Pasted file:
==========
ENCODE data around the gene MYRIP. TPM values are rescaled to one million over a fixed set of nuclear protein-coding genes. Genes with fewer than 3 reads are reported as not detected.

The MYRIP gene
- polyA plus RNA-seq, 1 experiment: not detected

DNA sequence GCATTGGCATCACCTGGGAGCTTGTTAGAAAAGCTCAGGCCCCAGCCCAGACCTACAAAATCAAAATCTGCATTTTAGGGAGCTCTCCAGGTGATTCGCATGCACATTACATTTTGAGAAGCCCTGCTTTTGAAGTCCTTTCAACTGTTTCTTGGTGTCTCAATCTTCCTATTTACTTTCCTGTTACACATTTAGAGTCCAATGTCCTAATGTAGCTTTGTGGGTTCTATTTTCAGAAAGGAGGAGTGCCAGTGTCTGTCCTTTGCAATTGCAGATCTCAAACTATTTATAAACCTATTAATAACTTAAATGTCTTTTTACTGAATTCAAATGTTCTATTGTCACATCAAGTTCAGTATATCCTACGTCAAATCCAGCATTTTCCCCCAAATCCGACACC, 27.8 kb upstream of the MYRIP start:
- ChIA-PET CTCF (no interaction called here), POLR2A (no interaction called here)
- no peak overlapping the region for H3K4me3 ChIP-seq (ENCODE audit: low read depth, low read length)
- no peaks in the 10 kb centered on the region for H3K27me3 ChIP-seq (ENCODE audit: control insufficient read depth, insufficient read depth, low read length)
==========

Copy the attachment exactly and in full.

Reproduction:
ENCODE data around the gene MYRIP. TPM values are rescaled to one million over a fixed set of nuclear protein-coding genes. Genes with fewer than 3 reads are reported as not detected.

The MYRIP gene
- polyA plus RNA-seq, 1 experiment: not detected

DNA sequence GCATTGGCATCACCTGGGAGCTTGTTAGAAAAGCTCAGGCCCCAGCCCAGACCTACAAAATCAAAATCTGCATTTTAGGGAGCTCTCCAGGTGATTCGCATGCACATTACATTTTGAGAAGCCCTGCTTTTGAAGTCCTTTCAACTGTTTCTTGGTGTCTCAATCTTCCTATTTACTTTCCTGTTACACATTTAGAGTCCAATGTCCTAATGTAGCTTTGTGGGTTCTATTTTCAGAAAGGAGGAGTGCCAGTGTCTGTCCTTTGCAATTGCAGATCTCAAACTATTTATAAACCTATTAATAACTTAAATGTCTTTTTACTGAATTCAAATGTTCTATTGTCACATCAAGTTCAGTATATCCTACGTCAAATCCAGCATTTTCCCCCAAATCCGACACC, 27.8 kb upstream of the MYRIP start:
- ChIA-PET CTCF (no interaction called here), POLR2A (no interaction called here)
- no peak overlapping the region for H3K4me3 ChIP-seq (ENCODE audit: low read depth, low read length)
- no peaks in the 10 kb centered on the region for H3K27me3 ChIP-seq (ENCODE audit: control insufficient read depth, insufficient read depth, low read length)